Detroit 2011: 2012 Volkswagen Passat

By Charles Krome

Just before the North American International Auto Show opened, the New York Times, in previewing the all-new VW Passat, published a rather telling insight from Christian Klingler, “the Volkswagen executive board member responsible for sales.” Mr. Klingler was discussing the direction of VW’s future products and was quoted as saying: “Our cars have to have a language that is easily understood. We are really trying to get into the head of the American customer.”

You know, because U.S. customers were obviously too stupid to understand Volkswagen’s previous “language.”

But here’s the thing: While the automotive elite (and me, too) have been deriding VW’s decision to cater to U.S. buyers by making the Passat and Jetta bigger, cheaper and less-expensive than their predecessors, that might be the simplest way to quickly grow U.S. sales. And that’s Volkswagen’s priority here, remember, not building smallish-but-fun-to-drive German sedans.

Consider these numbers: Volkswagen wants to double U.S. sales by 2013, which means finding another 256,830 annual sales in the next two years. That seemed like a lot when VW first announced its goal, but really, a mainstream mid-size sedan (like the new Passat) could be worth a huge chunk of this on its own. After all, the Hyundai Sonata scored 196,623 sales in 2010, and it was the sixth-best-selling mid-sizer of the year behind the Chevrolet Malibu, Ford Fusion, Nissan Altima, Honda Accord and Toyota Camry. The last, the archetype of the transportation appliance, found more than 327,000 new customers last year.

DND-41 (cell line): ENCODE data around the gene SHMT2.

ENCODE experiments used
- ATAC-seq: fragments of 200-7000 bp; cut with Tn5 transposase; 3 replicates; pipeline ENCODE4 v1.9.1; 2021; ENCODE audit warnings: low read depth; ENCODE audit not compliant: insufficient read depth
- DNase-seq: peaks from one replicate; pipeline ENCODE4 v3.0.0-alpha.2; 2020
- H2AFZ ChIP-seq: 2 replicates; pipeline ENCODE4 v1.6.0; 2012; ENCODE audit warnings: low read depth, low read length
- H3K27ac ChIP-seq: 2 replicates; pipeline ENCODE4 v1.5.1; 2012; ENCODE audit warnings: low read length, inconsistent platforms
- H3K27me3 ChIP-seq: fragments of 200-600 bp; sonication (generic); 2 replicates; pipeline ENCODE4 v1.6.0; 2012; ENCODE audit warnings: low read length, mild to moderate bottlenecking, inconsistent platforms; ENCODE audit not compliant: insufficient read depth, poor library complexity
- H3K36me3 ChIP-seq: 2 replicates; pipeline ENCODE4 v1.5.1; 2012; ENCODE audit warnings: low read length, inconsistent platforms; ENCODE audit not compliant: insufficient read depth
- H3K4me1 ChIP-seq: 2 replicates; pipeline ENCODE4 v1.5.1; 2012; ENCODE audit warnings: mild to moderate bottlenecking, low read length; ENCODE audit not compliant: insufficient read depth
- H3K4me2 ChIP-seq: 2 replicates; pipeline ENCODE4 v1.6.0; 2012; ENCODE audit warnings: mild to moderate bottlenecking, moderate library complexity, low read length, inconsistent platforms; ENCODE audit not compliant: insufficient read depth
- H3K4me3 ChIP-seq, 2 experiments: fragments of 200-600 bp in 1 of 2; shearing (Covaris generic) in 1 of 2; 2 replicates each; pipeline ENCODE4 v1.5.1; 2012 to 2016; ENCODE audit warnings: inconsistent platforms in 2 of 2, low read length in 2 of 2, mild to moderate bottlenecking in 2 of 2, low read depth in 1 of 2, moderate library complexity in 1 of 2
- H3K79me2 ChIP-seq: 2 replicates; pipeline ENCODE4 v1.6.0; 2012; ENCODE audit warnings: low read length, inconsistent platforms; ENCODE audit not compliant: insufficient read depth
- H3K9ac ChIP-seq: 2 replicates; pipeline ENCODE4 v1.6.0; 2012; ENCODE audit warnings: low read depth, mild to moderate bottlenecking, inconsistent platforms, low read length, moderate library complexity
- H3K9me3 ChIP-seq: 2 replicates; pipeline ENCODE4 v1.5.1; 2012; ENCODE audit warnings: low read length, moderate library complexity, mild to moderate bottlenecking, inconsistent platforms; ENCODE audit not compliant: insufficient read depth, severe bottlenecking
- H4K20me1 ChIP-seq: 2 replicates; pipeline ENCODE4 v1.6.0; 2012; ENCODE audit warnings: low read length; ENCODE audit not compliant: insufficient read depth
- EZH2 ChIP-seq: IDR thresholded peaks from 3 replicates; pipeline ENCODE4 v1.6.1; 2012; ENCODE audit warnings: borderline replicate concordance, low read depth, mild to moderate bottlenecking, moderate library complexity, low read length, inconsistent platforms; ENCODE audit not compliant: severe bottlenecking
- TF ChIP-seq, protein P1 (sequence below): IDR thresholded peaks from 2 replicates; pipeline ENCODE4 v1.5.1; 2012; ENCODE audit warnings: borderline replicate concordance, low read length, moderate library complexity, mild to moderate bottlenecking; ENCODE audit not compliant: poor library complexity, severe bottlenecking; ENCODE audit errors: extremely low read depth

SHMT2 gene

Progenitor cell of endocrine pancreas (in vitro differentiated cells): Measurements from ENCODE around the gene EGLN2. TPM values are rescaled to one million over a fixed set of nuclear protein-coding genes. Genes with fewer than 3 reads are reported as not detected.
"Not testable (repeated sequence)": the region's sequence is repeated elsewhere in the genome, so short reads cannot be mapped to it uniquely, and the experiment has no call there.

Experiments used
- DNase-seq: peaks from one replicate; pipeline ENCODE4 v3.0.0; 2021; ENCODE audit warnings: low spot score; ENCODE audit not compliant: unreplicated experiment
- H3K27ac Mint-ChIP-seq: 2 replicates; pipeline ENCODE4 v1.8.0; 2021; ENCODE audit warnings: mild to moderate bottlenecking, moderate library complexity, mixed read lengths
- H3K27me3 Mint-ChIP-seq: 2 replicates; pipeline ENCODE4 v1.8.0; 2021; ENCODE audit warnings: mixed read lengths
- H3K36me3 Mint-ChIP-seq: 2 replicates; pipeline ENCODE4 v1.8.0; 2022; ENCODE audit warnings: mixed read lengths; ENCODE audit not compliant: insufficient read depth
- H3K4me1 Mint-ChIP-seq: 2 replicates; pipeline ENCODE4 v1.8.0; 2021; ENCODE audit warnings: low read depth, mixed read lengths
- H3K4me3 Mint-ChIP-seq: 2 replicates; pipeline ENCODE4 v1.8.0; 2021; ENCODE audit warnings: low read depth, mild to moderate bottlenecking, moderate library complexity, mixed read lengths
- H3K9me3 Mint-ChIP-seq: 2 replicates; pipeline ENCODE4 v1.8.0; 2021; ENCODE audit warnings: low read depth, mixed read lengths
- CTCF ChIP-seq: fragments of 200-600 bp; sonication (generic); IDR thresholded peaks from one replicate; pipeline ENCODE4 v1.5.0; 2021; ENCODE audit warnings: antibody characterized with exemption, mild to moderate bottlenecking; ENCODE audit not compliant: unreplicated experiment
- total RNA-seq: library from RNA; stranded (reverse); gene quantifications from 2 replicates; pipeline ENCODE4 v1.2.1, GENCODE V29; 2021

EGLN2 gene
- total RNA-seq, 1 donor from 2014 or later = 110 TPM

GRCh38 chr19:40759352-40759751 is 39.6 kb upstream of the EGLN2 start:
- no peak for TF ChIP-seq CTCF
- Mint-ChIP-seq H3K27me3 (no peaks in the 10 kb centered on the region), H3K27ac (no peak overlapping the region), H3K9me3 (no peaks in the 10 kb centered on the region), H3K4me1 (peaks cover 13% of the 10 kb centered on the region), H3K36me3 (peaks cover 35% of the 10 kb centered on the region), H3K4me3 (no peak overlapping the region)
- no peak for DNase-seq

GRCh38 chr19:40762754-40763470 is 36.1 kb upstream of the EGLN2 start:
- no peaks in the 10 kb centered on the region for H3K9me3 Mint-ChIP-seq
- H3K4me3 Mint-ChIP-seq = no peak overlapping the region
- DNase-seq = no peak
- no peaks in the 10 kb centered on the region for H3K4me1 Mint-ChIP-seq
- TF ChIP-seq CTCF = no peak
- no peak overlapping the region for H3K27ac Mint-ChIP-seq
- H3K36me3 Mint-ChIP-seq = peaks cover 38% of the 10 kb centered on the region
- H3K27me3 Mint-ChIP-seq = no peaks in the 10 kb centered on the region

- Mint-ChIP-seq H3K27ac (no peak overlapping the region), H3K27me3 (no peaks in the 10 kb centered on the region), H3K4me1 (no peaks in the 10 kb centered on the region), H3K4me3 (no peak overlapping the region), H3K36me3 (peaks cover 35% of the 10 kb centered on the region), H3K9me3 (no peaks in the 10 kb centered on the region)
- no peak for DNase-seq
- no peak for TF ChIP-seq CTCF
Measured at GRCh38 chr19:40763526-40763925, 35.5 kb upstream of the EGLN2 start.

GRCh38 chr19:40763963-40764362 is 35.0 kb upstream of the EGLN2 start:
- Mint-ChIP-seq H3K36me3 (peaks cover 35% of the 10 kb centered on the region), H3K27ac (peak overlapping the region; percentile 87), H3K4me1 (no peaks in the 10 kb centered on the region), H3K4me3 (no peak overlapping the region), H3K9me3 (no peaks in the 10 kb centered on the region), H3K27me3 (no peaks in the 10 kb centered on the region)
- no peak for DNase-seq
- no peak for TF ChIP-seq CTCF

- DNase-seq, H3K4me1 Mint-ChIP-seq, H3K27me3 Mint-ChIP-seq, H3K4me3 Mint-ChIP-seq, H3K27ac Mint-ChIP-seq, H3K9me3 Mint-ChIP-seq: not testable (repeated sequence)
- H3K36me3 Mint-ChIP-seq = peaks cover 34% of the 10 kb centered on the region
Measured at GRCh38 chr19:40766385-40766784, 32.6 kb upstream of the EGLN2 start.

The current Passat? 12,497, and that included station wagon buyers.

The sales outlook for the new Passat (and the Jetta as well) also will benefit from a trend that’s coming from the exact opposite direction. While Volkswagen is aiming to reach a wider audience with its less-costly new products, both Chevy and Ford, two brands usually known as targeting the masses, are taking their lineups in a distinctly upscale direction. Cars like the Ford Fiesta, Chevrolet Cruze and new Ford Focus all sport their share of premium pretensions, and I’ll point out that the Chevrolet Malibu has the highest base price of any of those mid-size sedans I mentioned above.

There’s nothing necessarily wrong with this, but if brands like Ford and Chevy aren’t reaching buyers who are willing to trade content for price—and there are still plenty—than which brand will?

Well, maybe it will be Volkswagen.

Author: Charles Krome

Charles Krome is a long-time automotive journalist who spent more than 10 years on the inside at General Motors and Ford, and also has corporate communications experience with Audi, Porsche and BASF Automotive Refinish. As a big motorsports fan growing up in the Detroit area, Krome was lucky enough to be able to attend numerous NASCAR, Indy car, F1 and SCCA events while still in his formative years. This, combined with a childhood that included significant (passenger) seat time in cars from Lotus and Jensen Healey, made him a car guy at an earlier age. Today, he lives in metro Detroit with his car wife, raising car kids.

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1 Comment

  1. Does make me wonder why VW didn’t do a bit of reverse badging (or just bite the bullet) and bring in the Skoda Octavia and/or Superb under a VW badge.

    I suppose they thought that if they were going to make it in the US then it was easier to make a fatter but emptier previous generation Passat.

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